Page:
Coping with Anxiety Amidst a Pandemic for Brides-to-Be: 6 Tips from a Psychologist

by Sanchia Supramaniam

| March 30, 2023


Covid-19 has impacted everyone in different ways, unapologetically compelling us to adapt to the changes taking place in both personal and professional lives. While we were speaking with friends and brides-to-be, the anxiety and stress arising from having one of the most significant milestones in their life postponed indefinitely, became increasingly apparent.

What started off as an internal brainstorming session to try and help our brides, led to us chatting with Sanchia Supramaniam, a Psychologist and the Founder of Helping Hands Counselling Service (and a bride-to-be, herself!). Her advice and coping strategies were invaluable. With her permission, we noted her insights down below, hoping that it would help other brides––or anyone, for that matter––navigate through these uncertain times.   


1. Changing your perspective

It is tough to come to terms with the fact that, while the whole world seems to have come to a halting stop, your wedding plans too will have to be paused.

If your big day is nearby, this can be extremely anxiety-provoking. When the decision to postpone your wedding is made by your partner and yourself - it would be a good practice to focus on the word 'postponed'.

You will be getting your magical day, but yes, it's going to be later than originally anticipated. Right now things might feel bleak, but keep focusing on the idea of it being postponed and not canceled. 


2. Avoid undermining your emotions

A common sentence that I have heard from brides during this period is, "there are bigger issues in the world right now…I probably shouldn't be so upset about this." Feeling guilt about the emotions you are experiencing will only bring you feelings of unnecessary and unwarranted shame.

Acknowledge your emotions and allow yourself to be upset; you have been planning this day for a long period of time, you may have envisioned this day since you were a little, and it was a day especially carved out to mark the beginning of your marriage. 

Your wedding day is important to you, and allowing yourself to acknowledge that it being postponed is upsetting, is okay and necessary.  


3. Prioritize your to-do list

A good way to reduce stress is to sit down with your partner––either face to face or virtually––and come up with a list of tasks that need to be completed.

Start your list with tasks that need your immediate attention and move down to tasks that can be attended to later. Listing everything down can help you visualize the tasks before you, and break down what seems like an overwhelming, daunting mission, to smaller, more doable, tasks.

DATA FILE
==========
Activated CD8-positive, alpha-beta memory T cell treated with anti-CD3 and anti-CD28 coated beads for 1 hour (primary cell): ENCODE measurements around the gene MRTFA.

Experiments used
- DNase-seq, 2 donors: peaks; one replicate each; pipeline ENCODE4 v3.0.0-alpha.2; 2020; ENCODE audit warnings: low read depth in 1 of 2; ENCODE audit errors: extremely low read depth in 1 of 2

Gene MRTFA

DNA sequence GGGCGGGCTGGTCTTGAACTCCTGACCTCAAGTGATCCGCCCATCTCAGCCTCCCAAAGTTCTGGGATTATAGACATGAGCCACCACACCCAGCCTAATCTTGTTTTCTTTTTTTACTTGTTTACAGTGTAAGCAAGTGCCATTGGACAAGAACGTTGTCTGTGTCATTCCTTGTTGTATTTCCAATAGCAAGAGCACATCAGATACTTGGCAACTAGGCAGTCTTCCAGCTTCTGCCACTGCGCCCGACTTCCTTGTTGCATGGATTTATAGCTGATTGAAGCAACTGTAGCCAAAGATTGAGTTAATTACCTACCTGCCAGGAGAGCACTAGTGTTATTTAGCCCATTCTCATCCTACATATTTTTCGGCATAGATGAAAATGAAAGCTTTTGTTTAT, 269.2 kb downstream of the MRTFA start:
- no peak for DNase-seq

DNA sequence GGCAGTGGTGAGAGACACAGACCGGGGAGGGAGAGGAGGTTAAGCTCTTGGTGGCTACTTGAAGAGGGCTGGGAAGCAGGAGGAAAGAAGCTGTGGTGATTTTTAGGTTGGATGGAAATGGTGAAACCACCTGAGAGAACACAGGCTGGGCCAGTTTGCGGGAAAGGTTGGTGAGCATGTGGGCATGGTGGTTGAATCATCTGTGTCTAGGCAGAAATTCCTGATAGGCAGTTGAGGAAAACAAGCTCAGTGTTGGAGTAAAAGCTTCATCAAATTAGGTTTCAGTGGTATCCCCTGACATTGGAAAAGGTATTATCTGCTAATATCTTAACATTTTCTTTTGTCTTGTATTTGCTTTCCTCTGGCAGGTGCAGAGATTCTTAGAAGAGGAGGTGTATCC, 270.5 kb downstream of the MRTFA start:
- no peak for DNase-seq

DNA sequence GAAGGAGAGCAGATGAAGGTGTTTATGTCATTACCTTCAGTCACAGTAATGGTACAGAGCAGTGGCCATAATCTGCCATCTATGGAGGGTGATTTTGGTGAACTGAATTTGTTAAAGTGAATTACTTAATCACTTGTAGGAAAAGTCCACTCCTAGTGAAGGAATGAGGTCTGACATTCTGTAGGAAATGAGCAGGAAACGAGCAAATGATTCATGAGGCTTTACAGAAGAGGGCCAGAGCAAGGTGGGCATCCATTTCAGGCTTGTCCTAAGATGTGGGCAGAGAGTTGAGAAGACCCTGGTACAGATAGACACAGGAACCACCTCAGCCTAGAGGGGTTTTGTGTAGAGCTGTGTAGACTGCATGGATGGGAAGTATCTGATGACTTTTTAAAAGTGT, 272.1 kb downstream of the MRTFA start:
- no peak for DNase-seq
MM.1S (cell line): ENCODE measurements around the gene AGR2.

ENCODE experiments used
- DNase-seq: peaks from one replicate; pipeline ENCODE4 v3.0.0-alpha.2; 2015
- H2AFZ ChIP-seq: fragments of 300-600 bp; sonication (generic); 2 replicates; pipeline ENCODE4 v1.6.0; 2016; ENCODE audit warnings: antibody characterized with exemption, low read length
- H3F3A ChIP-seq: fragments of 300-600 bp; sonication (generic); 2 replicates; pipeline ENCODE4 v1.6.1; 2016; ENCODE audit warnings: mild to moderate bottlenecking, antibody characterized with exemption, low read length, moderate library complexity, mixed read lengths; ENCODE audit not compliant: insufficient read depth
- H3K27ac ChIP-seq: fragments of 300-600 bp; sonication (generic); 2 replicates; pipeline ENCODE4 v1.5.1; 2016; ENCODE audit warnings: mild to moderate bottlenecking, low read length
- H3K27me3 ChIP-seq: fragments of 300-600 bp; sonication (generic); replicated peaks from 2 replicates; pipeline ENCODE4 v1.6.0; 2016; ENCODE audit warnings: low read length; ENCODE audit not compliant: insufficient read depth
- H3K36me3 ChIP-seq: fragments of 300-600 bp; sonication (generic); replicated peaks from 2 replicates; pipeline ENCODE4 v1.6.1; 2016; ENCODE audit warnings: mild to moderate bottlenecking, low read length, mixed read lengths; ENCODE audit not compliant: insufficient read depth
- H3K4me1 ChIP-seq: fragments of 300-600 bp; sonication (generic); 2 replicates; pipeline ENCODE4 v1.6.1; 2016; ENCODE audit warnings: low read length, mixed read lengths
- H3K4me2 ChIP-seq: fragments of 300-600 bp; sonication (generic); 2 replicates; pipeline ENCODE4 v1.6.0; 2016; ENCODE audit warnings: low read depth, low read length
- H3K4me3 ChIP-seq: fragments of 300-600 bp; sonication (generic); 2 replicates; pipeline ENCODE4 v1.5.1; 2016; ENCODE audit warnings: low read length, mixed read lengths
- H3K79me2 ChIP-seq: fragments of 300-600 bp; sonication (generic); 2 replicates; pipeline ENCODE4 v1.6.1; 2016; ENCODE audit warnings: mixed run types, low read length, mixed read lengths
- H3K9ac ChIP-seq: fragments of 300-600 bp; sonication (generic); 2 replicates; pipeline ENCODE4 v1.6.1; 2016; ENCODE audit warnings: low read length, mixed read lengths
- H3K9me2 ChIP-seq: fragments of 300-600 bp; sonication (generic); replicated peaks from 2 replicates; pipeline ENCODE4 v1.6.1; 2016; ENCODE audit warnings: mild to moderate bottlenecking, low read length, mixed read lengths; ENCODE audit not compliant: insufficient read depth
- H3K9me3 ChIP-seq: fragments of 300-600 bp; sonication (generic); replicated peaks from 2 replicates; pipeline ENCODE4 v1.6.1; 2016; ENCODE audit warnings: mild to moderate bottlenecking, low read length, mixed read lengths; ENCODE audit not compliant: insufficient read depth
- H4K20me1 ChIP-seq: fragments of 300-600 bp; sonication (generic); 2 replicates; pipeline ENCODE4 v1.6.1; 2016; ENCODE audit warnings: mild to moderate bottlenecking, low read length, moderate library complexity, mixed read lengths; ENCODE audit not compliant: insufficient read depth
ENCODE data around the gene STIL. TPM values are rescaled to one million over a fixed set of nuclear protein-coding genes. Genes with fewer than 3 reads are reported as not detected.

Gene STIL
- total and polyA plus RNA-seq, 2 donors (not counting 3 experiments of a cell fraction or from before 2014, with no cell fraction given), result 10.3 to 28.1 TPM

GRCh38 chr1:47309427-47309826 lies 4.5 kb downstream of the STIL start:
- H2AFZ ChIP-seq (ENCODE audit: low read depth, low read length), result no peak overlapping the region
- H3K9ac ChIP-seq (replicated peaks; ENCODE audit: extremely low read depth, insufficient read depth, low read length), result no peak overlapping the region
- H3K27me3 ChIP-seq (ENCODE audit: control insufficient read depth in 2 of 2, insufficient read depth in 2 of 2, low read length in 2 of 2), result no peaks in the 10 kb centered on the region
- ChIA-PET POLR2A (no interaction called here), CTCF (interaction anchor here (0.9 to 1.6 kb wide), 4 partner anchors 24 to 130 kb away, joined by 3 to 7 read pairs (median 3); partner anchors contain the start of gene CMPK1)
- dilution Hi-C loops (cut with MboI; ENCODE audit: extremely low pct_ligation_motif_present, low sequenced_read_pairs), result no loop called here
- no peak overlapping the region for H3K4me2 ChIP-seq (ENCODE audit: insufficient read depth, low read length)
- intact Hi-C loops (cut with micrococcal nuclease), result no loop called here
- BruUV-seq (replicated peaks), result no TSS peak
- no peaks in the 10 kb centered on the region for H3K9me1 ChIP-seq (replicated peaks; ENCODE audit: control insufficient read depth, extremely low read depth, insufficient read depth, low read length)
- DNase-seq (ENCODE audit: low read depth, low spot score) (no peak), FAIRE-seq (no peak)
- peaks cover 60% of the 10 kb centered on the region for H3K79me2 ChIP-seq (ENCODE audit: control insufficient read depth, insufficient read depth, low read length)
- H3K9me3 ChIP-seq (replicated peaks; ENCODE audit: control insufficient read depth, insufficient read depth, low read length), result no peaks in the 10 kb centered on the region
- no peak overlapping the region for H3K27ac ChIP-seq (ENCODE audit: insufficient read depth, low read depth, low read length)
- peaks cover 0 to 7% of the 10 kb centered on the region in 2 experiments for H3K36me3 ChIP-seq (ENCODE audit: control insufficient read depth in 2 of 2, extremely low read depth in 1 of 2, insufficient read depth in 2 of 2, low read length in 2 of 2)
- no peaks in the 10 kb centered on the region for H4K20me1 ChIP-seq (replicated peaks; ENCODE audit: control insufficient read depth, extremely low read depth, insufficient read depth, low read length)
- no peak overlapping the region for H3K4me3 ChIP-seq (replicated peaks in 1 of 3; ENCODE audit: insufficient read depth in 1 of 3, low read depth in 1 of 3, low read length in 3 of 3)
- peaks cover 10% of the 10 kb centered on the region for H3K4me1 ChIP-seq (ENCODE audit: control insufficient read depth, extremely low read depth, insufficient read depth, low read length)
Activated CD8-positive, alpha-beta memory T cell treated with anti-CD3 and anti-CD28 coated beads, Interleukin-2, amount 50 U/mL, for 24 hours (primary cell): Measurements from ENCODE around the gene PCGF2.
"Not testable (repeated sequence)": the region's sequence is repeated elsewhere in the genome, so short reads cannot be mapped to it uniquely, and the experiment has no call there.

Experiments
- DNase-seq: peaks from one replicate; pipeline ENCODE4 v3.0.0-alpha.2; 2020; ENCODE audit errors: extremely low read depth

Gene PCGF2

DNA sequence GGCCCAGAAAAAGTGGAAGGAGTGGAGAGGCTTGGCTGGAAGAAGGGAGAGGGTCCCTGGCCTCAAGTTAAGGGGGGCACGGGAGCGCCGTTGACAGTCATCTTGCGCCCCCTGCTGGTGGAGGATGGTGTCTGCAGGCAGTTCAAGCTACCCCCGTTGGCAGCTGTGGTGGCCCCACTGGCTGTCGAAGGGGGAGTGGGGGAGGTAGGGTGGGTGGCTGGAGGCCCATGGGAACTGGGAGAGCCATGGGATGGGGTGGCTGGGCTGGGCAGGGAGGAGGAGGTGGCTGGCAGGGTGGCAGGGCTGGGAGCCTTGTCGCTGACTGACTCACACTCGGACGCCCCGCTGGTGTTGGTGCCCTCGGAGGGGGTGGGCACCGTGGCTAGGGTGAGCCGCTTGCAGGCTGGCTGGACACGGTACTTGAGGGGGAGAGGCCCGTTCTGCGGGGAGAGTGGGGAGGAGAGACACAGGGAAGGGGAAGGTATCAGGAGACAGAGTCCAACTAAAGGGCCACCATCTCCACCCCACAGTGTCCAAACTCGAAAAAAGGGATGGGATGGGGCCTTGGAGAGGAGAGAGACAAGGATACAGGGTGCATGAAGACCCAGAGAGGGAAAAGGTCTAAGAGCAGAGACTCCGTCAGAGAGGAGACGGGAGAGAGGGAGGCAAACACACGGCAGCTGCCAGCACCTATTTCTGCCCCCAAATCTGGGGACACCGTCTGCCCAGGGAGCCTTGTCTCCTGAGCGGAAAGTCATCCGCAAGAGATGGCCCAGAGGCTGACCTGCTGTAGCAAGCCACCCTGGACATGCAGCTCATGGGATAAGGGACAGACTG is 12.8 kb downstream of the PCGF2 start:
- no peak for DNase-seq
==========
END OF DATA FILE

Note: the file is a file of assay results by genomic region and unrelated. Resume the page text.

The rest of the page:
Interested in a few practical ways to do this? Have a read through our article on how to go about notifying guests 


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4. Voice your needs

Asking for help is tough but it is not recommended to take upon this big task, all on your own. Trust the people around you to provide you with help as well. Speak with your loved ones and see who might be available to assist you in making the necessary arrangements to postpone the ceremony.

Remember that one person shouldn't have to deal with all this alone, including your family and friends in this process can help in reducing excess stress. 


5. Try writing down what you feel

Journaling is a common strategy we use in therapy when someone is going through a particularly stressful time period.

This can be useful for brides-to-be too, as it helps organize your thoughts, give you clarity about what you are feeling as well as provides you with a healthy outlet to express your emotions. 


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6. Seek professional support

If your emotions are consistently distressing for a significant period of time, it is worth having a chat with a professional.

Getting support from a therapist or counsellor during a time like this can help you immensely. Therapy can help you derive a sense of control over your emotions, it can provide a space to discuss how you feel about everything going on, as well as provide you with a space to be sad without judgement, while also giving you coping strategies to navigate your current situation. 

If you would like to seek professional support, the Silver Aisle team is happy to recommend Sanchia Supramaniam, the author of this article and founder of Helping Hands Counselling Service.

You can reach out to her through Whatsapp: +94779605617, or her Instagram page @hh_counnselling